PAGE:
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Have You Ever Experienced a Pivotal Moment in Your Life?

From my podcast of the same name.

Today we’re talking about pivotal or defining moments in our lives.  Singular or plural.  Have you ever experienced one?  If so, was it painful or exhilarating?  How did it change you?

Maybe you’ve never labeled your aha moments as such—pivotal—but we all have moments where our vision has been irrevocably altered or something additional has been revealed to us.  These moments are life-changing, and can affect us positively or negatively.  And we’re not only talking major life events such as leaving home for college or your graduation or your wedding or the death of a loved one or your first baby or the purchase of your first house.  Add in there the smaller, more private things, such as conquering an addiction or going through a divorce or making a career change or overhearing a conversation that answered a question you’d been asking.

In 1964, Nelson Mandela, along with 8 others from the African National Congress, was tried and sentenced to life in prison for treason.  Mandela had led the charge against the government, protesting their use of force—their armies, police forces, and jails—against the African National Congress’s anti-apartheid movement.  The government fought back.

You might say Mandela’s speech in that courtroom on April 20th, 1964, was a pivotal moment for him.  He became a worldwide symbol for freedom and democracy, and despite the fact that he was imprisoned for 27 years, he emerged stronger than ever, serving as South Africa’s president from 1994-1999.

Many of us don’t get an opportunity to give a speech where we believe in something so strongly, we’re prepared to die for it.  Mandela did.  That day he said, “I have cherished the idea of a democratic and free society in which all persons will live together in harmony and with equal opportunity.  It is an ideal for which I hope to live for. But, my Lord, if it needs be, it is an ideal for which I am prepared to die.”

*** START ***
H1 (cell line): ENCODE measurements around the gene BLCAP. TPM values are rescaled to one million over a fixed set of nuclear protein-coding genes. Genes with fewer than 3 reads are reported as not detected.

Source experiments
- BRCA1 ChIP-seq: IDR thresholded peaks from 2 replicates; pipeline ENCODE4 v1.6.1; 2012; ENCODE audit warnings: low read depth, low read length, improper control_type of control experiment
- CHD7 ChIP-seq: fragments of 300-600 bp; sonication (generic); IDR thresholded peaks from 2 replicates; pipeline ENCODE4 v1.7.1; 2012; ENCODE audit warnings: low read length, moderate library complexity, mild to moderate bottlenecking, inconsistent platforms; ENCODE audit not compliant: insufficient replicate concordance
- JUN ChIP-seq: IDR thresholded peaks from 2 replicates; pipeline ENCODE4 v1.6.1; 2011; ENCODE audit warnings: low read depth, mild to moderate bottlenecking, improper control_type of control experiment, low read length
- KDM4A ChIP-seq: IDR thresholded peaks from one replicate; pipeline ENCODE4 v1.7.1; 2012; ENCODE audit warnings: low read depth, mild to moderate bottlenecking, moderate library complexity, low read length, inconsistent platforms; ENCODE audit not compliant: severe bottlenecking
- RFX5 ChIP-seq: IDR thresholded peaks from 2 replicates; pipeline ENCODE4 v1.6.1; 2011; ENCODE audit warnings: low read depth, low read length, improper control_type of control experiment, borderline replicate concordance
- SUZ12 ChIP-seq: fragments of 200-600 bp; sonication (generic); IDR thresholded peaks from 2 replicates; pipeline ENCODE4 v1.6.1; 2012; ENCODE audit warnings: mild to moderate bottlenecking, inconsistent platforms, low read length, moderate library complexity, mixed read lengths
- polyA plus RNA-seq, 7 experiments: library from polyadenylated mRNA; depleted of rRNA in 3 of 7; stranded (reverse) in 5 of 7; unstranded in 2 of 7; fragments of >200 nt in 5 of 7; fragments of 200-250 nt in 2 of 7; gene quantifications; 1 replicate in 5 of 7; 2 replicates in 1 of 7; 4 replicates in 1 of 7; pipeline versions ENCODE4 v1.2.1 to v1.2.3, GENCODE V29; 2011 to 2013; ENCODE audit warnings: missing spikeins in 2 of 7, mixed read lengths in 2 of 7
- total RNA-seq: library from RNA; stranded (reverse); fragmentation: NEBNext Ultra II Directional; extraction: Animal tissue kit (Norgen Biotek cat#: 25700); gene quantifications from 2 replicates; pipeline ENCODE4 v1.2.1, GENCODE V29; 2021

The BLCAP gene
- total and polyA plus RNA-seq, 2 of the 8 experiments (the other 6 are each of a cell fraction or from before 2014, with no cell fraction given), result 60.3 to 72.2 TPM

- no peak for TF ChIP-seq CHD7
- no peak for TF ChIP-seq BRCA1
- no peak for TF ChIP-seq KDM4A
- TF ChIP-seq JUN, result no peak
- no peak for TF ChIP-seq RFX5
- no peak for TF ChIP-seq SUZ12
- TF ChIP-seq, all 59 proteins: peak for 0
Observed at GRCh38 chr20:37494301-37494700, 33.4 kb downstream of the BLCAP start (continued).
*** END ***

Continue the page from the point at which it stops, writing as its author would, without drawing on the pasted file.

I would call that a pivotal moment.  Wouldn’t you?

Years ago, my therapist told me that everyone—whether or not he or she knows it—has gone through a seminal event in his or her life—one that usually occurs when he or she is a child, and one that determines major personality traits.  In the years since then, when given the opportunity, I’ve asked my friends and family what theirs is.  Some instantly launch into the retelling of theirs.  Others have more difficulty.

I knew mine right away.  I was twelve.  I had just gotten my first period, and was a little perturbed with the whole concept.  Then I was invited to visit my grandmother in California.  Just me.  It would be a special trip, where I’d get to fly on the plane alone, and spend some fun time with a person I thought was pretty darn cool.

Well, as you might have guessed, I got my second period while on my trip, complete with severe, curl-up-on-the-bed cramps and pounding headaches.  But my grandmother had other plans.  We were going to dinner with her sister and husband.  We were going to Knott’s Berry Farm.   There was no time for wallowing in pain.  I begged to stay in bed, just until the pain went away, and that’s when she leaned over and said, “Elissa, plenty of women have gone through this and survived.  I want you to get out of bed this minute.  We’re going, whether you want to or not!”

Now, that may seem insignificant to you, but my grandmother was so irritated that I had tried to thwart her plans, that when she flew home with me (to spend her week with my family as she did each summer), she told my mother that I was a selfish young girl and that I thought only of myself.  When my mother approached me with this information, sad that I could be this way, I felt betrayed, by my grandmother and by my body.

That whole thing about me being a bad person, a selfish person, became something I had to overcome.  I was going to be better from now on.  They’d see.  I was going to take care of myself, rely on no one else to help me through.  I would babysit to provide my own clothes, my own shoes.  I would pay for any incidentals I would need at school.  I wouldn’t need anyone else.